An e-mail exchange about Mark Shipper's Classic 1978 Fab Four Novel (part 2)
From: Scott Woods
Thanks for sending your review of PW. It makes perfect sense of course that you compare the book to the Rutles. In fact, I've been thinking of PW in relation to a number of other things from the seventies that satirized or criticized the Beatles myth--and maybe in doing so, created a new counter-myth--of which The Rutles is one of the more striking examples. I'd also include Lennon's own Plastic Ono Band LP and Rolling Stone interview from the period, while noting that the skewering he took in "Magical Misery Tour" from the album National Lampoon's Radio Dinner was itself pretty hysterical and dead-on (and much in the spirit of the Shipper book). (National Lampoon also devoted an entire issue in 1977 to the Fab Four.) On the critical side, there was Lester Bangs's great 1975 essay, "Dandelions in Still Air: The Withering Away of the Beatles," which I'm guessing is one of the earliest instances of a rock critic coming down hard not just on the solo Beatles projects but on the group's legacy. Also, there was Lorne Michaels's aborted attempts on "Saturday Night Live" to reunite the Beatles (what was the going price again? $3,000?), and the possibly apocryphal story of Johnny Rotten booting Glen Matlock out of the Sex Pistols because he was a "Beatles fan." My punk friends and I got great mileage out of that last one.
I agree with you that PW is a more effective satire than the Rutles. I've seen All You Need is Cash a couple times--years ago, mind you--and in both instances found it disappointing. I thought the music itself was a convincing collage of Beatle-like gestures, but the jokes were pretty thin. (Granted, it has to be a lot more difficult to satirize the boys on film rather than in a book, so ingrained are their images and personal quirks.) Shipper's book seems much nastier, much sillier, and much smarter than Eric Idle's version. And ultimately, just a lot funnier. It's amusing how, in the Rutles, the George character is portrayed by an east Indian actor, but it pales next to the joke in the book where the group of starving musicians in Bangladesh plan a benefit concert for a beleagured Harrison (releasing albums even he can't make sense of) "to help him cope with his heavy load."
That Blog to Comm article is interesting, and it was great to read the editorial from the 1972 debut issue of Flash. I was happy to see Shipper give a shout-out to Nik Cohn, as there are definite similarities between those two, mainly in their love of the cheapness and thrillingness of pop (in fact, the word "flash" shows up a lot in Cohn's Pop From the Beginning) as well as in their distrust of musical pretension. I don't wholly share their distrust, mind you (hey, I grew up loving certain Yes and Genesis songs--and Elton, too, for that matter), anymore than I profess eternal fealty to the "punk aesthetic" or to "super-pop"--as important as both of those things have been to me. But I can understand the utility and maybe even necessity of these sorts of ideas as they circulated in the early seventies, especially when seen as a reaction to what was no doubt loads of critical gibberish being expounded on some of the more drecky singer-songwriter and post-Pepper "concept" nonsense from the era. (Sorry, I'm straying a bit off topic here, aren't I?)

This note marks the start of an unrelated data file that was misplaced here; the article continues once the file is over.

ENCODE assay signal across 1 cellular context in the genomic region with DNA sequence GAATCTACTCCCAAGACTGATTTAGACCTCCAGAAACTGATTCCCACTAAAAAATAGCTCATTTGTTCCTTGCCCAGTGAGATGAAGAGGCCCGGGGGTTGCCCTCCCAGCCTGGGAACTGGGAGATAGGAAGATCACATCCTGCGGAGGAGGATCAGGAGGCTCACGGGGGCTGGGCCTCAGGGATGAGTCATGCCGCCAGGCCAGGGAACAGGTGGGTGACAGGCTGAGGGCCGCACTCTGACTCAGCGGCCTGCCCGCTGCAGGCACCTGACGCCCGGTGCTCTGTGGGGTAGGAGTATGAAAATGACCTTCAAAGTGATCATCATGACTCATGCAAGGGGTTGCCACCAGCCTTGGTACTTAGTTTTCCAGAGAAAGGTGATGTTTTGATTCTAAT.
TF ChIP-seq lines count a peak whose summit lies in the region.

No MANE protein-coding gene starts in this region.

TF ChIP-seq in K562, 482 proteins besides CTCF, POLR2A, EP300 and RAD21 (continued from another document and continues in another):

Bozo that I am, I didn't even realize that I am actually in possession of one of Shipper's "Pipeline" columns, from the October 1973 issue of Phonograph Record Magazine (a super-extravaganza N.Y. Dolls issue). This particular column is full of small gems, like his mentions of the Spencer Davis album entitled My Solo Career Bombed and I'm Just Barely Hanging On and the Allman Brothers track, "We Wanna Boogie With Us Blues" ("Was hoping to see it on the album but no such luck.") Based on this one column, you can almost trace his steps directly to Paperback Writer, with its barrage of made-up facts and fantasy scenarios. Great stuff.
From me to you,
From: Richard Riegel
Not too much more to add at this point, as we've covered many of the highlights of Paperback Writer, but I wanted to comment on your examples of the hostility the Beatles Myth tended to attract by the mid-'70s, with ridicule and hard questions from all sides. That was in the air then, and Mark Shipper's Paperback Writer certainly partakes of that zeitgeist. I began thinking that I'd gotten into the act too, by having written a negative review of John Lennon's Shaved Fish solo-greatest-hits compilation for Creem, but when I looked back at it now (March 1976 issue), I see that I liked the record as such, but created this long conceit as to how John was really "supremely cynical" about peace & love and all that because he always sang with a "beautiful sneer" in his voice, no matter what the lyrics said. Hmm... Would I have been less harsh toward John if I'd somehow known then that he'd be killed by a deranged fan five years hence? I dunno--I think all of us who'd lived the promise of the '60s were really hurt by the subsequent crashes, and that pain came out by the mid-'70s both in John Lennon acting a fool with a Kotex on his head, and in us writers taking potshots at him. Again, Mark Shipper had the "best last word" on that decade's Beatles, as my original review sez--and as we've noted, all of his jokes, no matter how barbed, seem to spring from a genuine love and understanding of the Beatles. Glad he did it.
All you need is luft,